Sustainable Woodstock

We aim to raise public awareness among the residents of Woodstock and beyond on the climate emergency, energy conservation, sustainable travel, waste reduction, recycling, bio-diversity, sustainable economics and respect for the planet. 
We are working with local councils, Woodstock Town Council, local schools and churches, Blenheim Palace, local businesses, the Farmers Market and the Woodstock trade association, Wake Up to Woodstock

Woodstock Safe Routes

Latest News

The inaugural meeting of the Villages Travel Network took place on 25th January 2021.  This page (and two other pages "Sustainable Transport" and "Villages Travel Network") will be rebuilt following the formation of the Network.

Woodstock Safe Routes Project joins forces with other campaigners across Oxfordshire for a default 20 mph speed limit in all residential streets and shopping areas.  Read more here including the groups first press release ....

The government have recently issued advise to all Highway Authorities in the light of the COVID 19 pandemic.  The advise note recognises that in many places “active travel” has increased by 70%, either for exercise, or for safe socially distanced travel.  With the brakes slowly coming off the lockdown and people starting to return to work, they are recommending not to use public transport but, where they can, to cycle or to walk.

With this is mind the government provided up to £2 billion to transport authorities across the UK to work to put in place infrastructure and regulation to provide greater safety for vulnerable road users and to encourage active travel patterns.

Sadly, Oxfordshire's allocation fell well short of expectations.  Our demands for 20 mph speed limits in Woodstock and Bladon fell on deaf ears when the government decided that 20 mph speed limits were not admissable as measures to encourage active travel.  How ridiculous is that?  What other measures better ensure confidence to cyclists and pedestrians than traffic moving at a genertally slower pace.

Sustainable Woodstock expected that much of the funding would be committed to towns and cities where there are most commuter journeys.  But the A44 through Woodstock is a primary corridor for commuting to Oxford and many active travel journeys into Oxford start in Woodstock (and sometimes beyond).  So we are disappointed in both the government's response to Oxfordshire's Active Travel bid and to Oxfordshire lack lustre alternatives.  Here are our reasons for arguing that the A44 through Woodstock and the A4095 through Bladon deserve higher priority:-

The A44 carries some 15,000 vpd, (peak hour flow 1200 vph) of which 7% are HGVs.  The carriageway is:-

The average vehicle speeds vary from under 30 mph in the town centre area to about 32 mph on the hills.

For residents in Old Woodstock in particular there is no alternative route to the schools and the town centre other than to use the A44.

We believe that the case for a targeted 20 mph speed limit over a critically limited length of the A44 is strong and the opportunity that the government’s statutory guidance offers will allow a temporary Traffic Regulation Order to be drawn up with suitable lines and signs at low cost.

Supplementary Measures required include the following:-

1.      Reduction of the current 50 mph speed limit on the A44 between the Bladon Roundabout and the present 30 mph limit.  This 50 mph limit should be reduced to either 40 or 30 mph

2.      Likewise, north of the town, the present 50 mph limit should be reduced between Hill Rise and the first Wootton turning (Stratford Lane) to 40 mph.  This would particularly support cyclists to and from Wootton and other destinations, as there is no segregated cycle path on this fast stretch of carriageway.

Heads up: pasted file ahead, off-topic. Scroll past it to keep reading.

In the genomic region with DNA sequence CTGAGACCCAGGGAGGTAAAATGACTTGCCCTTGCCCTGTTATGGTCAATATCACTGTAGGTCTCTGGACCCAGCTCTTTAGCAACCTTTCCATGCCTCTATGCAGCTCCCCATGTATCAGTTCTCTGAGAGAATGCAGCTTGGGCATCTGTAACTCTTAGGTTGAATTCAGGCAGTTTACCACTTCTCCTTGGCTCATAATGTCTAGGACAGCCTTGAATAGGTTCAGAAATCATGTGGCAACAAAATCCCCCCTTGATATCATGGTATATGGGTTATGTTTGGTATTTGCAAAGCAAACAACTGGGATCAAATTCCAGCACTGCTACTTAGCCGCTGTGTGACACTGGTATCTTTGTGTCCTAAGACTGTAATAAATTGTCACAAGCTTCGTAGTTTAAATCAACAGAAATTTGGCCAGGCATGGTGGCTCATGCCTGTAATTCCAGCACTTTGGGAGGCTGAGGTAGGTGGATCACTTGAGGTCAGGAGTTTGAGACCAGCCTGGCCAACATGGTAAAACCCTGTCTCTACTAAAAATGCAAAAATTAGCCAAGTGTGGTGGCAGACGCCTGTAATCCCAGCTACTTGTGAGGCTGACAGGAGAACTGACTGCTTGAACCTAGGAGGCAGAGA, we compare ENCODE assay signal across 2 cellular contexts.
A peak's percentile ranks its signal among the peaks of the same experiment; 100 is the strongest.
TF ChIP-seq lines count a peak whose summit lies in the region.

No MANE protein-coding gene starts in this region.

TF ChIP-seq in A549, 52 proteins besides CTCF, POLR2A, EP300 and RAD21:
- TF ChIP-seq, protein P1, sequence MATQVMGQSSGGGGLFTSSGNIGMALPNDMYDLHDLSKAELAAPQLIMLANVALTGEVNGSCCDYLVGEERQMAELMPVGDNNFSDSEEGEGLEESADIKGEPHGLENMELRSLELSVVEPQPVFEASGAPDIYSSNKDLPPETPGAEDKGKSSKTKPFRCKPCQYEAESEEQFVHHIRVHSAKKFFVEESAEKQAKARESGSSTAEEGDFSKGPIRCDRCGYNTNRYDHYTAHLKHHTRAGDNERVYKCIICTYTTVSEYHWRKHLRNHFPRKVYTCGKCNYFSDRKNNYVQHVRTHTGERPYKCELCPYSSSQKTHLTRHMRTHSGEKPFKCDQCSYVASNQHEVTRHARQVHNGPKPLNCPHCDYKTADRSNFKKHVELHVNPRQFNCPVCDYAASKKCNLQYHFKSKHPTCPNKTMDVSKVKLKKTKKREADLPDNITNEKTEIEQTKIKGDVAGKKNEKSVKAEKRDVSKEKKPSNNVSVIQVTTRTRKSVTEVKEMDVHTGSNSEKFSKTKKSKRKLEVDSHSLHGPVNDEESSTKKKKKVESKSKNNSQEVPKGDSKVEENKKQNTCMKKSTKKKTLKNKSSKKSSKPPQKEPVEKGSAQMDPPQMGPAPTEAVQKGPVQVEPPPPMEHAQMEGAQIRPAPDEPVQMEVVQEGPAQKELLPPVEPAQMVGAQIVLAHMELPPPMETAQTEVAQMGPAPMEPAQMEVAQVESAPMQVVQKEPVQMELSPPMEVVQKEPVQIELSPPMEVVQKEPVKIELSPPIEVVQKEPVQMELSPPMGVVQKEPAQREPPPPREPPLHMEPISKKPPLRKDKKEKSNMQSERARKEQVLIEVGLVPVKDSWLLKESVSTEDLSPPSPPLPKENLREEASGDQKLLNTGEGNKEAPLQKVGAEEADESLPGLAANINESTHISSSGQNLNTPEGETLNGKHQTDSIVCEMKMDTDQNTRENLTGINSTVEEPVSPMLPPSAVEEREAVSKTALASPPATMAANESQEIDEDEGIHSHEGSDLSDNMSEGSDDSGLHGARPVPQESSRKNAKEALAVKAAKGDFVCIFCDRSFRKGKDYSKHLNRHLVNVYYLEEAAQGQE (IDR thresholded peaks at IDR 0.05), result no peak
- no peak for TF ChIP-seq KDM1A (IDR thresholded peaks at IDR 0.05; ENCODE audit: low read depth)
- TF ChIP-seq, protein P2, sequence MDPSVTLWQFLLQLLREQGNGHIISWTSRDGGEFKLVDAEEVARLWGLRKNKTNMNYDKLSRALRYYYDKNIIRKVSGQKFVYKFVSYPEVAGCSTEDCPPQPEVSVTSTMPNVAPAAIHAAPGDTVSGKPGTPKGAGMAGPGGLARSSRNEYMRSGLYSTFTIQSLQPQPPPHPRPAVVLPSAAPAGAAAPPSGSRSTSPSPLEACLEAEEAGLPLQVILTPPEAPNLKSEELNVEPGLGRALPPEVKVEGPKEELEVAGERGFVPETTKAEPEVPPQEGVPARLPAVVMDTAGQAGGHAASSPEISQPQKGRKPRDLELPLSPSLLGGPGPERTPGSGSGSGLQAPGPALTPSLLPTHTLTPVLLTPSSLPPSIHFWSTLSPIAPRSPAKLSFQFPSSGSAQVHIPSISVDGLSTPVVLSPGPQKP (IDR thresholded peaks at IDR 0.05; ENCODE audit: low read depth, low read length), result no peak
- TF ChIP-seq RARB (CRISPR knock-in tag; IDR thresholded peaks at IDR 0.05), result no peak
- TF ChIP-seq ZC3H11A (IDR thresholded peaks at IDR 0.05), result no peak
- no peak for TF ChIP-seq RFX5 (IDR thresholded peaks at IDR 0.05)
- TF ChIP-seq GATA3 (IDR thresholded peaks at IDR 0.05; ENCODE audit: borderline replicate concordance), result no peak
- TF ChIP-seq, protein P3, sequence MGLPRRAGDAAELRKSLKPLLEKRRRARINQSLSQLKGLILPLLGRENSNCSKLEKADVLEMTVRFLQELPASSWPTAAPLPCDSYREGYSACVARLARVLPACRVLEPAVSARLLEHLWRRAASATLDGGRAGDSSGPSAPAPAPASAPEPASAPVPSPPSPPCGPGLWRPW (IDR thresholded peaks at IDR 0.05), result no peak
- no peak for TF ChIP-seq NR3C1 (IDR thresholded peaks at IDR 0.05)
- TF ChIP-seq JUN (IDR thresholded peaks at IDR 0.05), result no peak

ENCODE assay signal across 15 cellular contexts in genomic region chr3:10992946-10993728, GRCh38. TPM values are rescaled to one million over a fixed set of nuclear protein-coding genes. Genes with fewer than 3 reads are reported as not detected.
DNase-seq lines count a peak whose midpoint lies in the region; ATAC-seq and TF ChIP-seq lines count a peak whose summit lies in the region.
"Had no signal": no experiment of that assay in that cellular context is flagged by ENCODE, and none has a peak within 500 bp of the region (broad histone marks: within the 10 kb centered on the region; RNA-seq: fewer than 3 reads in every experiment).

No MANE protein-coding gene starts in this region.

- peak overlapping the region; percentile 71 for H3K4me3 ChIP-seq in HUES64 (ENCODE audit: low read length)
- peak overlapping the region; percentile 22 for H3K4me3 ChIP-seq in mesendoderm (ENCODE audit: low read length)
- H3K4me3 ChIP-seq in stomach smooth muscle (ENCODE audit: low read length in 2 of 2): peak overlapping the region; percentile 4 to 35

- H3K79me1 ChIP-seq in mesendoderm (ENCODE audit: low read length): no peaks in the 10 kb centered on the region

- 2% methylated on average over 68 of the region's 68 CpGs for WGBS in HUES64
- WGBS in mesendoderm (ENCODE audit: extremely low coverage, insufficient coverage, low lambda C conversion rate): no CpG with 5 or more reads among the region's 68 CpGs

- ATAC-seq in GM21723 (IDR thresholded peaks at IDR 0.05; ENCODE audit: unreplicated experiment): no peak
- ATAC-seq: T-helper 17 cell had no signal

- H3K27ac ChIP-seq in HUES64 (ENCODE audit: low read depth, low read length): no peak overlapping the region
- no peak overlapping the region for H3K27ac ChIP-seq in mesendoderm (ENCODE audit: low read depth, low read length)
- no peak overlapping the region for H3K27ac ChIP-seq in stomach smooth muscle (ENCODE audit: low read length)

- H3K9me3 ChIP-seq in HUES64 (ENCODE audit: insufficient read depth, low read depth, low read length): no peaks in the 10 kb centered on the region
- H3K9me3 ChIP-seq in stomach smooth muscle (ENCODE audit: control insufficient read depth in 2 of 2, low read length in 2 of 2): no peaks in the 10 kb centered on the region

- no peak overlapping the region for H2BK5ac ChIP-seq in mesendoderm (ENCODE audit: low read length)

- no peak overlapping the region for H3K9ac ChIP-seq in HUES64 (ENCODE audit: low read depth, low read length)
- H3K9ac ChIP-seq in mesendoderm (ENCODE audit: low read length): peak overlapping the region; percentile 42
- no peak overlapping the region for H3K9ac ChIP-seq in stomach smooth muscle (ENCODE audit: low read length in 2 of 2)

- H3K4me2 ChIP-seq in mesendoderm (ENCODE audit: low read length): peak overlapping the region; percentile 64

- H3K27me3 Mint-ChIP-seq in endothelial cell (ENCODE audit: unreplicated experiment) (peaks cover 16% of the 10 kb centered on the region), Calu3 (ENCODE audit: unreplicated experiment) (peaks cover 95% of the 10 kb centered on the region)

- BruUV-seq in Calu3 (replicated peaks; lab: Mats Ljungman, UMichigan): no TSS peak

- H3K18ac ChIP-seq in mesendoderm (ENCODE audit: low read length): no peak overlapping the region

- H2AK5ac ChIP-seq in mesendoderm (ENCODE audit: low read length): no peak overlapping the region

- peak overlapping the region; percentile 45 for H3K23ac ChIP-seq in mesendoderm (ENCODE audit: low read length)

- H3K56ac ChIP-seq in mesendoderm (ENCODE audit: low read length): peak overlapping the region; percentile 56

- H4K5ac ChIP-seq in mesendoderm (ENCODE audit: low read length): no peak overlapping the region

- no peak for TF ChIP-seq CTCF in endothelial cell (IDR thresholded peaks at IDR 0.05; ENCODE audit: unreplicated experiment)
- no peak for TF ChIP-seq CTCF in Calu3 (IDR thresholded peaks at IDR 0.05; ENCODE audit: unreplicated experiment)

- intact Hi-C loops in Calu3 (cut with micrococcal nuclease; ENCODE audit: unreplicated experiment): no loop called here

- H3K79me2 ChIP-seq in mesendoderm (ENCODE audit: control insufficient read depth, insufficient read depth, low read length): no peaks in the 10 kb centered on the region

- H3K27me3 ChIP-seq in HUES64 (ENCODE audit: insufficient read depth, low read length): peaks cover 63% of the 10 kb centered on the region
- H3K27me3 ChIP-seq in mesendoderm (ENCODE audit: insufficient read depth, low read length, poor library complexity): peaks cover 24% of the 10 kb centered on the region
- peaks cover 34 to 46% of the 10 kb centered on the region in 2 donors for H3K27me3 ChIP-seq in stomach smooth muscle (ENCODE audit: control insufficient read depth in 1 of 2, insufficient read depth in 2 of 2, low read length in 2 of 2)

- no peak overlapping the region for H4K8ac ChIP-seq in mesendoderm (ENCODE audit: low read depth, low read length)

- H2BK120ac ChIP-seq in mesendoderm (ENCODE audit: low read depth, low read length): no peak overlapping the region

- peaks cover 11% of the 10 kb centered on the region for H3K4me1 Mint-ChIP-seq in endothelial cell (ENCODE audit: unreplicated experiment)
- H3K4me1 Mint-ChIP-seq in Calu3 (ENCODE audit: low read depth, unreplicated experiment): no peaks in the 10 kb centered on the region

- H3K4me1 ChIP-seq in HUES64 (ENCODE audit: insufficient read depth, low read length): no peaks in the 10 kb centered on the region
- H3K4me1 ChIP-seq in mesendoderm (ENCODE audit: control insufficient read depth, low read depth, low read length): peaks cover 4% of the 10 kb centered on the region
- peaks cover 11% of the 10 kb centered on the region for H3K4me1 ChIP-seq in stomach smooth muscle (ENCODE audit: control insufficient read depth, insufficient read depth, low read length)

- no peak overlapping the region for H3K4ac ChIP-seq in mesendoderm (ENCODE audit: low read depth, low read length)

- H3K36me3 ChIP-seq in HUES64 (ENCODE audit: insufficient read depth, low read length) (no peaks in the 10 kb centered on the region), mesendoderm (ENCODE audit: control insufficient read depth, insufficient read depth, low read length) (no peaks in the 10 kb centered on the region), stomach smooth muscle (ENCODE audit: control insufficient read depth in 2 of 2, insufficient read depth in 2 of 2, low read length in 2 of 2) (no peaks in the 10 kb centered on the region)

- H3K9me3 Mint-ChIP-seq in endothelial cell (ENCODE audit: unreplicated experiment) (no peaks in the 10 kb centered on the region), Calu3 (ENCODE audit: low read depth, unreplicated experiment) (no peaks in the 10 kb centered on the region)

Additional cycle racks in the town centre are also required the location of which should be agreed with the Town Council

You can read the full submission to Oxfordshire County Council here and a similar proposal has also been submitted in respect of the A4095 through Bladon

Older News

You can read an Overview of cycling infrastructure needs in the Woodstock area hereThe overview is a response to the "Blenheim Grass Routes" project being managed by its consultants VeloCity

At its first meeting the Sustainable Woodstock Safe Routes Sub-Group agreed that the group's priorities should be:-

Other issues to be pursued to include:-

It was agreed that the way forward would be to establish a continuing dialogue with Blenheim and with Woodstock Town Council, OCC and WODC and keeping in touch with those campaigning groups in Hanborough and Bladon Parish Councils.

New off-highway cycle pedestrian routes from Old Woodstock towards the town centre and towards the schools thus avoiding the busy A44 road

New off-highway cycle pedestrian routes from Old Woodstock towards the town centre and towards the schools avoiding the busy A44 road. 

The A44 carries between 12,000 and 15,000 vehicles per day, some 700 of them HGVs.  Due to the narrow carriageways and footways, both pedestrians and cyclists are extremely vulnerable and feel intimidated.  Despite very low accident figures we believe that the need for an alternative off-highway pedestrian cycle route is overwhelming and that the need precisely matches the County Council's (the Highway Authority) policies on the protection of vulnerable road users and for encouraging more sustainable travel wherever possible.  The proposals have the support, in principle, of Woodstock Town Council.

We propose three routes.  We would wish to see all three routes provided to meet differing needs. 

Route 1 is an off-road route from Old Woodstock across the R. Glyme by a modest timber bridge and thence by the minor road network to the schools.

Route 2 is a similar off-road route from Old Woodstock but heading more directly to the town centre and crossing the R. Glyme near The Black Prince.  From Brook Hill to the town centre still requires a short section on the A44, hence the need for a 20 mph speed limit here.  Alternatively pedestrians and cyclists can use the minor road network to access the town centre.